SFU prof’s worldwide influence on sharks and rays research leads to accolade and a new conservation program
Researchers around the world cited SFU biology professor Nick Dulvy's research papers 2,345 times between 2006-2016, earning him recognition as a "highly cited researcher."
It has been a good week for both marine conservation and Nick Dulvy, SFU professor of biological sciences.
On Nov. 27, Clarivate Analytics recognized Dulvy as a “Highly Cited Researcher.”
Clarivate analyzed thousands of published academic papers from 2006 – 2016 and found that Dulvy’s were cited by other researchers a whopping 2,345 times. This puts Dulvy’s papers in the top one per cent of citations and shows the worldwide influence of his research.
Dulvy is the only SFU faculty member from this global survey of researchers to make the list.
Dulvy also holds a Canada Research Chair in Marine Biodiversity and Conservation at SFU.
“Until now, there has been no academic acknowledgement or recognition of the value of global change science,” says Dulvy. “I have been working on the battlegrounds of shark and ray conservation, fisheries and climate change for two decades.
“It is important to see that the kind of interdisciplinary science needed to save the Earth is now measured and tracked.”
Dulvy introduces new conservation training program
On Dec. 4 Dulvy is launching EDGE Sharks —a new training program for conservation fellows. It is focused on building capacity to conserve the most Evolutionarily Distinct and Globally Endangered (EDGE) sharks and rays in the world.
The initiative came about through a project that saw Dulvy team with fellow biological sciences professor Arne Mooers to devise the first evolutionary tree of sharks and rays. (See SFU News)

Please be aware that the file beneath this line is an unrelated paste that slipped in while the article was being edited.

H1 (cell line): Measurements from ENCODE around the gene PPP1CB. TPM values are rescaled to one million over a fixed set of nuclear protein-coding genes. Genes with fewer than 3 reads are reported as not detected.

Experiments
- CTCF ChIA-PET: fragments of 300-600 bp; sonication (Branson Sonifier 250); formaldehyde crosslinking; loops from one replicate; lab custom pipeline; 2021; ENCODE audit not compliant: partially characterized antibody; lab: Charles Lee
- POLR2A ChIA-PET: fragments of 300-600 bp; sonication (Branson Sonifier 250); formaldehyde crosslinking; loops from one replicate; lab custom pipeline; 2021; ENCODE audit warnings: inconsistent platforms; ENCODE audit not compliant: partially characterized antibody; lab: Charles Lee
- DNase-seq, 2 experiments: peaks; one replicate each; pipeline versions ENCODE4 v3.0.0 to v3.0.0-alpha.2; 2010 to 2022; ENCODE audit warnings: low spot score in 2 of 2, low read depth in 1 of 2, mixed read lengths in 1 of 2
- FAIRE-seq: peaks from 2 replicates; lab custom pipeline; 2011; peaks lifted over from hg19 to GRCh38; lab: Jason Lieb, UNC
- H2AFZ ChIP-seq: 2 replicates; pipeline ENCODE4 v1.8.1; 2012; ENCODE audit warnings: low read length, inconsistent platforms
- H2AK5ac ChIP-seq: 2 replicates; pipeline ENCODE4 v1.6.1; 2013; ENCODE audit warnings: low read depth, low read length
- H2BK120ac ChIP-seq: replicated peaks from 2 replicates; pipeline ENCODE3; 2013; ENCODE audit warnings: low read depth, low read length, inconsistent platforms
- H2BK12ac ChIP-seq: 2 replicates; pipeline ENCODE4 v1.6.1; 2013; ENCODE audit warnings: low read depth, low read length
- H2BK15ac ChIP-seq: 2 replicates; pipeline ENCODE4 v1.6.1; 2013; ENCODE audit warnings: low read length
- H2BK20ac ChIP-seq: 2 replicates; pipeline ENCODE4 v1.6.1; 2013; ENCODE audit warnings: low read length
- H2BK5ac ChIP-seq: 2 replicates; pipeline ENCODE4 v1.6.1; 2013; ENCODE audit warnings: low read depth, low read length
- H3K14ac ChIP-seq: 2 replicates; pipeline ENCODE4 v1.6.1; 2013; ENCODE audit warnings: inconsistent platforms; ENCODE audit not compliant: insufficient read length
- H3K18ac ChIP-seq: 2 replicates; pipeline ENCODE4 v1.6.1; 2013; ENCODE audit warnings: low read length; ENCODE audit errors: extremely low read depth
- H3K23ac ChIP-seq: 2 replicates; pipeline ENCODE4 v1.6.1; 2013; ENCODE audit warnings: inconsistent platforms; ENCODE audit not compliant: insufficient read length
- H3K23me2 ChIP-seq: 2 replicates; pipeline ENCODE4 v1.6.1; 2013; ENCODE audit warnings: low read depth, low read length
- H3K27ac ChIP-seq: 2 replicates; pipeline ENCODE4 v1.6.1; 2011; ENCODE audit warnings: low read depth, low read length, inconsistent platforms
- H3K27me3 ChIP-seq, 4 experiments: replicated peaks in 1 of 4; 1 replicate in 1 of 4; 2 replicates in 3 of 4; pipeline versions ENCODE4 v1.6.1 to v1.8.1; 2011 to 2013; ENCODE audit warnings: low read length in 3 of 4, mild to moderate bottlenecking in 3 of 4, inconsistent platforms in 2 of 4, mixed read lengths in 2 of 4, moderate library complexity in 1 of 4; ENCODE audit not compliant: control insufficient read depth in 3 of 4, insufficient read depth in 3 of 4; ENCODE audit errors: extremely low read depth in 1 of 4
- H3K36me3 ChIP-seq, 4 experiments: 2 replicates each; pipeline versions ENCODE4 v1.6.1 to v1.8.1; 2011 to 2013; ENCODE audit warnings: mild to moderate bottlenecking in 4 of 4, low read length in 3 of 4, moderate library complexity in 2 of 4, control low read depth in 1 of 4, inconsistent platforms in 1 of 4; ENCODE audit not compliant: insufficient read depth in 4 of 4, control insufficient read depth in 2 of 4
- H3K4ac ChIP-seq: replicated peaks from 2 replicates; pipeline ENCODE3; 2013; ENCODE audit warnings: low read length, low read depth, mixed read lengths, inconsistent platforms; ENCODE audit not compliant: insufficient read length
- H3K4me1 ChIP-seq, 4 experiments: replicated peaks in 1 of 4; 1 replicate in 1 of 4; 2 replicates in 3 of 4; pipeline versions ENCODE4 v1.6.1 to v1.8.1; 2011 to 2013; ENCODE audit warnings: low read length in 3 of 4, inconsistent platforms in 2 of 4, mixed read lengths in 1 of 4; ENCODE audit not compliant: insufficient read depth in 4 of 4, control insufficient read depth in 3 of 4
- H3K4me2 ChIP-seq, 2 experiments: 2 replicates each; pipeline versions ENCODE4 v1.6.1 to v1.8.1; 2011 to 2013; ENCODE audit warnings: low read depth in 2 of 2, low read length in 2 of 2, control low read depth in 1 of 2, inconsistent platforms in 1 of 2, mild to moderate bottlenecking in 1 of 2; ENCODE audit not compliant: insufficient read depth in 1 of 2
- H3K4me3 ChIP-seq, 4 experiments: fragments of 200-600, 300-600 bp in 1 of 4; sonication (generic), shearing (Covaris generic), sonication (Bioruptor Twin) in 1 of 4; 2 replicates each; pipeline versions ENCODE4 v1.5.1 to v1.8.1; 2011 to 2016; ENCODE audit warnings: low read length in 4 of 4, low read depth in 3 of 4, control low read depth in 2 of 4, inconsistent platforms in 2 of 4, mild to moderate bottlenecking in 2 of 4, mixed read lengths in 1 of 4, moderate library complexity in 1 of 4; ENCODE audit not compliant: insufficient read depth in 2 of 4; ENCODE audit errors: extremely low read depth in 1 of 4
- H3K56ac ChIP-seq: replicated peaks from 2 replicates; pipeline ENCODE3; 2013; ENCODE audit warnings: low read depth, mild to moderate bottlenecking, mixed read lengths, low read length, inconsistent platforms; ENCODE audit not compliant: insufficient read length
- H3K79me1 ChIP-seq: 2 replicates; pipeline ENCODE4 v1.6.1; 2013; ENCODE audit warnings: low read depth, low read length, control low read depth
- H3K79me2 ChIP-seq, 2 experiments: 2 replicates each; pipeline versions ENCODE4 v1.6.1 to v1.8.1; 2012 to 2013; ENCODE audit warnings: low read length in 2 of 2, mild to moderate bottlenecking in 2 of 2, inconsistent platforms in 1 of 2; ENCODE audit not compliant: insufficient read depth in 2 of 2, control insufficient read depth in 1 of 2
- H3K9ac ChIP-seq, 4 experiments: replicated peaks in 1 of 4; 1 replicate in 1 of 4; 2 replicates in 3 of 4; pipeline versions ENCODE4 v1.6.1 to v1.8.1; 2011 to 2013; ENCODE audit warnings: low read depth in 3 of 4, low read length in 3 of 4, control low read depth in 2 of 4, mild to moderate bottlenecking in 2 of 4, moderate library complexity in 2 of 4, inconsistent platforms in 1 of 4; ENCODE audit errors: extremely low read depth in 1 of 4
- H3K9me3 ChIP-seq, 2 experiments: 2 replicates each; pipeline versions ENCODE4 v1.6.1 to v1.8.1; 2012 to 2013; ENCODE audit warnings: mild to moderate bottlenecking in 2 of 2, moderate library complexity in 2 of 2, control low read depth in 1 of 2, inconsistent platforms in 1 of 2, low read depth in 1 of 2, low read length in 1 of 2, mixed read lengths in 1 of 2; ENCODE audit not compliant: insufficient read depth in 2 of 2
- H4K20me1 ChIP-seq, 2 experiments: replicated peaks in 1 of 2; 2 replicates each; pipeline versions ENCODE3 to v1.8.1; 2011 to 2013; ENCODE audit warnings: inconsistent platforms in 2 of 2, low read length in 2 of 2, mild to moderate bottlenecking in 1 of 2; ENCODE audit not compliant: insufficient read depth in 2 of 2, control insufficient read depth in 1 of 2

The two developed a complete family tree of every species of shark and ray according to each of their unique evolutionary histories. They hoped to identify the most evolutionarily distinct species. These are threatened species that have no close relatives on the tree of life, such as sawfishes and angel sharks.
“The potential of extinction of any of these species would prune an average of 26 million years of distinct evolutionary history from the shark and ray tree of life,” says Dulvy.
EDGE Sharks is the newest program under the EDGE of Existence program, which is sponsored by the Zoological Society of London. The program is the only global conservation initiative that focuses specifically on saving threatened species that represent a significant amount of unique evolutionary history.
EDGE educates and trains a global network of scientists and conservationists to identify and carry out expeditions to save species that are on the verge of extinction.
Dulvy, who also co-chairs the International Union for the Conservation of Nature’s Shark Specialist Group, is delighted to see these important species added to the EDGE program.